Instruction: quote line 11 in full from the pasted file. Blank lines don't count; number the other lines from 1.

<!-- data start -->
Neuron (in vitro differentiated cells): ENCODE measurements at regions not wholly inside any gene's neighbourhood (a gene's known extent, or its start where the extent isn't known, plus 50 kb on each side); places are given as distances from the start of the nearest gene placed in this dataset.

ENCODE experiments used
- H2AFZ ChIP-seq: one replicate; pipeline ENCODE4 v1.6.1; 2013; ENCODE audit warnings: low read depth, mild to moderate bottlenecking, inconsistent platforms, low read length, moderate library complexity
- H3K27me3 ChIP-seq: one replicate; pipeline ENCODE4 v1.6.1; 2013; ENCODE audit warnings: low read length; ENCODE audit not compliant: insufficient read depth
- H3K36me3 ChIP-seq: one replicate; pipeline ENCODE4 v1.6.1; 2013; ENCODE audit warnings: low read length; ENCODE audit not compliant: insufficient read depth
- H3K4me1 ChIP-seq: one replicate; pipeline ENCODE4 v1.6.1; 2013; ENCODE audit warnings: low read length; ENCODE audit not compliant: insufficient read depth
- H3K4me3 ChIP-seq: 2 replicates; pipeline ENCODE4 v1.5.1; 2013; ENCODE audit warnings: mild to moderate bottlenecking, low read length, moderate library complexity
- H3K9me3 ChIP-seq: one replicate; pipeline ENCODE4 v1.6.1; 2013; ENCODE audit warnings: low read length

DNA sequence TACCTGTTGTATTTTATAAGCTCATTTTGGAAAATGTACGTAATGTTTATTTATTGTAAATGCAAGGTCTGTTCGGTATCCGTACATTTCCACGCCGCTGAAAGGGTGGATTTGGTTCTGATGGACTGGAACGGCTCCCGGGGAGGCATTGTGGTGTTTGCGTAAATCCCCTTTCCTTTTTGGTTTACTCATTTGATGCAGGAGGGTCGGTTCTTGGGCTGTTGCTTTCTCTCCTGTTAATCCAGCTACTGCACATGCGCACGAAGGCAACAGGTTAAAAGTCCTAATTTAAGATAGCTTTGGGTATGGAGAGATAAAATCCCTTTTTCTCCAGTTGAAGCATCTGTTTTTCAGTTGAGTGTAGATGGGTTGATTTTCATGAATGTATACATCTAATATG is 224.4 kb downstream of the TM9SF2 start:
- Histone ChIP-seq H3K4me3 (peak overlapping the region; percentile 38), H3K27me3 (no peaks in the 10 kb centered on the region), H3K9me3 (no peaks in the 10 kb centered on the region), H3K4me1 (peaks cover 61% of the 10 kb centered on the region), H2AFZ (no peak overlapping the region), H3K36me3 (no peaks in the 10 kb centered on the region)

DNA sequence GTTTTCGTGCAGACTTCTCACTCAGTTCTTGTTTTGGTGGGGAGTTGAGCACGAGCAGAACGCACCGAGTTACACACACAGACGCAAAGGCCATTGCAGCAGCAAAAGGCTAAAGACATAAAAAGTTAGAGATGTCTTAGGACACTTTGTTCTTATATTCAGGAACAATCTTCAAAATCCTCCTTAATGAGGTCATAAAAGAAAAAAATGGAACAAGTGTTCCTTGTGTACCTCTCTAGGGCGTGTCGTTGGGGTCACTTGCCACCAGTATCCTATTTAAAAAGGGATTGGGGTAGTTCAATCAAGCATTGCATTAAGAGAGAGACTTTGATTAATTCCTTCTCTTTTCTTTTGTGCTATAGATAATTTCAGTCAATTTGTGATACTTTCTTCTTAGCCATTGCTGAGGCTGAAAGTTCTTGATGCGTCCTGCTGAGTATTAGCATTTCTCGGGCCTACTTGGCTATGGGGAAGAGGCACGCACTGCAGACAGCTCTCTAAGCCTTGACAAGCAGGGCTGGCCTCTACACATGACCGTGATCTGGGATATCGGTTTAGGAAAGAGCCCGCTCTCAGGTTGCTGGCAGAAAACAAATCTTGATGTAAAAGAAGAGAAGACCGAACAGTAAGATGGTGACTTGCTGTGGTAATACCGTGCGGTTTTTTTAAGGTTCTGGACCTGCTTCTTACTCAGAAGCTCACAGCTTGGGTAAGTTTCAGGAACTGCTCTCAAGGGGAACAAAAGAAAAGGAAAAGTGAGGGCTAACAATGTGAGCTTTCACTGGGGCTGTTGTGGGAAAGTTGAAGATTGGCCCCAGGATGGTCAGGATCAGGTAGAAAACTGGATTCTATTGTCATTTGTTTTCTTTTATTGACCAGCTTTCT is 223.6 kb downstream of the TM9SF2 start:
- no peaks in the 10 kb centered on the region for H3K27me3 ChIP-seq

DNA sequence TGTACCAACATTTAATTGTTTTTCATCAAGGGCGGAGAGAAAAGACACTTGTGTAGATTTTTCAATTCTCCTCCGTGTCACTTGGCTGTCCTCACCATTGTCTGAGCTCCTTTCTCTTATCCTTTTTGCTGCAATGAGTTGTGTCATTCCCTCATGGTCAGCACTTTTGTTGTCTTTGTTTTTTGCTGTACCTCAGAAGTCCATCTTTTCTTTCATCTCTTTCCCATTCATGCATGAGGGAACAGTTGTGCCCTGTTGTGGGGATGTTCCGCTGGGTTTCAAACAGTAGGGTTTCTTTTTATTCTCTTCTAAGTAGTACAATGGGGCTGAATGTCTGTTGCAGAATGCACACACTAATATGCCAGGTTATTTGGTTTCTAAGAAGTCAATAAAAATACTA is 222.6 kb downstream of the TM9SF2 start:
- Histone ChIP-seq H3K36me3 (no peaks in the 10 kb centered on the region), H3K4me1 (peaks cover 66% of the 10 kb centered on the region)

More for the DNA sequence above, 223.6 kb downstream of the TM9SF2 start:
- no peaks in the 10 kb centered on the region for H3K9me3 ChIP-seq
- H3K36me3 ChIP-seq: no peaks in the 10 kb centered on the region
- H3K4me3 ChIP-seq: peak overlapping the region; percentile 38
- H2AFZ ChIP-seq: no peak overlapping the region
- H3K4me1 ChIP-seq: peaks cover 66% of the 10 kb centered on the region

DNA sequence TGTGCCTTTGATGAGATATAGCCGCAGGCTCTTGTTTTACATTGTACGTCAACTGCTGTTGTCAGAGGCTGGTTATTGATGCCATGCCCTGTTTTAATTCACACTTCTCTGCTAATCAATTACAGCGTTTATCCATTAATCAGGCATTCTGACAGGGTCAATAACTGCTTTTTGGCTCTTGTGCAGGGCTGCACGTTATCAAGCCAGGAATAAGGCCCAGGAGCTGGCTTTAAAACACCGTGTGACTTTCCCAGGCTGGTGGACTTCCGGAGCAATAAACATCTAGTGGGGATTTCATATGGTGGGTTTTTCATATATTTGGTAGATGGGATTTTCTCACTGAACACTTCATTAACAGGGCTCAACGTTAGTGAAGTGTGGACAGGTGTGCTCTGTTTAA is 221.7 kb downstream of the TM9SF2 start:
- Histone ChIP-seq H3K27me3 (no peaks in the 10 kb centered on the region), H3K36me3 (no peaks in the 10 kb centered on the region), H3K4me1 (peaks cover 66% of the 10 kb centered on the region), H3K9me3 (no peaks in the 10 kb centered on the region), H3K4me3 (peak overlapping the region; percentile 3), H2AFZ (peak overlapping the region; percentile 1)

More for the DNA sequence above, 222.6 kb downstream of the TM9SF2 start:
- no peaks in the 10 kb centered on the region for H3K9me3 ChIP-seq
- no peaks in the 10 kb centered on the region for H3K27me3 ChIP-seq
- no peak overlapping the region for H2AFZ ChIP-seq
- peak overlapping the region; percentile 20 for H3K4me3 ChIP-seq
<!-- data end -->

DNA sequence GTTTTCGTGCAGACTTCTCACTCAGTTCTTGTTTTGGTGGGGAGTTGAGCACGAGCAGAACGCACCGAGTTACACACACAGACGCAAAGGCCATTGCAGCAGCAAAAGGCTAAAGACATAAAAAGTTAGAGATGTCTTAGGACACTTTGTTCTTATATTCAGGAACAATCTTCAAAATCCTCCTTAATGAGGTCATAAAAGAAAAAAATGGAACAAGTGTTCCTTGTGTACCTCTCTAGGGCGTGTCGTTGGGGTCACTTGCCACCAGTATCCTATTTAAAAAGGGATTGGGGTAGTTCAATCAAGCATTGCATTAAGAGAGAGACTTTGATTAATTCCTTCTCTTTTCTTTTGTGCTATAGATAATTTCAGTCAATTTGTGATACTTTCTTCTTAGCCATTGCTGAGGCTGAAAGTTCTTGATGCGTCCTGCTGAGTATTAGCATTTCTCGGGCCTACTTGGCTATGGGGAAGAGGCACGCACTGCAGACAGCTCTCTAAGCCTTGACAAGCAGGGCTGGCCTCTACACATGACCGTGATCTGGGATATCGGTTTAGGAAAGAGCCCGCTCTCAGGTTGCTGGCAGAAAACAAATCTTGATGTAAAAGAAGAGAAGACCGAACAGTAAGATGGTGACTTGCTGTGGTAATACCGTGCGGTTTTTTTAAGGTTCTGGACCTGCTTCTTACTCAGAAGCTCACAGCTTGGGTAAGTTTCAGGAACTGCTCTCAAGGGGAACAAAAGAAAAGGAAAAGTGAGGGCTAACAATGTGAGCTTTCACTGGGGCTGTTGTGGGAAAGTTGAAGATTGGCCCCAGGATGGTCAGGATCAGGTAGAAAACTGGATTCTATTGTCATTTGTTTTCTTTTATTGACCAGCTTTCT is 223.6 kb downstream of the TM9SF2 start: